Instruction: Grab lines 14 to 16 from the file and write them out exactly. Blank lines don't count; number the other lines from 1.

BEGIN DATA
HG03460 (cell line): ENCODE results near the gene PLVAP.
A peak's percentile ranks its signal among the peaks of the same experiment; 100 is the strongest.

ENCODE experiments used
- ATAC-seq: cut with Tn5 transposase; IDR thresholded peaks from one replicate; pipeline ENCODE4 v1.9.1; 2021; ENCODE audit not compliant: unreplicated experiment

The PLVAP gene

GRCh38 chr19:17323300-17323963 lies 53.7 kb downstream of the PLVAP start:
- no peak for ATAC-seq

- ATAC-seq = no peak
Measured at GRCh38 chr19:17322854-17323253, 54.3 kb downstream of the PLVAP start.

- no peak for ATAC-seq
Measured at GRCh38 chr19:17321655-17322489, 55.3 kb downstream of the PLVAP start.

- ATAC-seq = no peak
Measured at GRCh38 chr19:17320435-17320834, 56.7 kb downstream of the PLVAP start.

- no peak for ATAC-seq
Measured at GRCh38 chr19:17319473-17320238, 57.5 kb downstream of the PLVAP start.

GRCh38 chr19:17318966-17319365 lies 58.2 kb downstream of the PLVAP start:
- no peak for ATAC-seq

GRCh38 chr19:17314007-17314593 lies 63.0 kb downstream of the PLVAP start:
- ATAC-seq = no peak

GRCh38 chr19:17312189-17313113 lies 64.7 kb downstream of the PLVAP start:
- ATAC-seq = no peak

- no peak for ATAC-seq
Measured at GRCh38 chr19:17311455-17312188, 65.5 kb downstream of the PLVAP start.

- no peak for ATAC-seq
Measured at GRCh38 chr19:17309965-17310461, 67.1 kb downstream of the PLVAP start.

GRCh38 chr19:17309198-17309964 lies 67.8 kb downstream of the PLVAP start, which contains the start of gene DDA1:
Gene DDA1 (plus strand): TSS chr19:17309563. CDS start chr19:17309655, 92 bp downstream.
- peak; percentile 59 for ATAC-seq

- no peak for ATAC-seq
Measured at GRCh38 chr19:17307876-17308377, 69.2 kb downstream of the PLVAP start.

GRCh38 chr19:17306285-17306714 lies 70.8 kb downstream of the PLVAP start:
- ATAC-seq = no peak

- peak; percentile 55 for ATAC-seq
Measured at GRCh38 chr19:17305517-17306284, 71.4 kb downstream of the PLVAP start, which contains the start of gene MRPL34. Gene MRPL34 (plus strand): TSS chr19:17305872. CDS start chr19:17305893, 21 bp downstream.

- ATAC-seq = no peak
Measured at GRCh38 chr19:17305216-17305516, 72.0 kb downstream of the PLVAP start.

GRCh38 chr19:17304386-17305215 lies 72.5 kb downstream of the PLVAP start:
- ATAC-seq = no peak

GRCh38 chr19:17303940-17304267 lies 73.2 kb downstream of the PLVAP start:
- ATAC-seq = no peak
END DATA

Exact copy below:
- no peak for ATAC-seq
Measured at GRCh38 chr19:17319473-17320238, 57.5 kb downstream of the PLVAP start.

GRCh38 chr19:17318966-17319365 lies 58.2 kb downstream of the PLVAP start: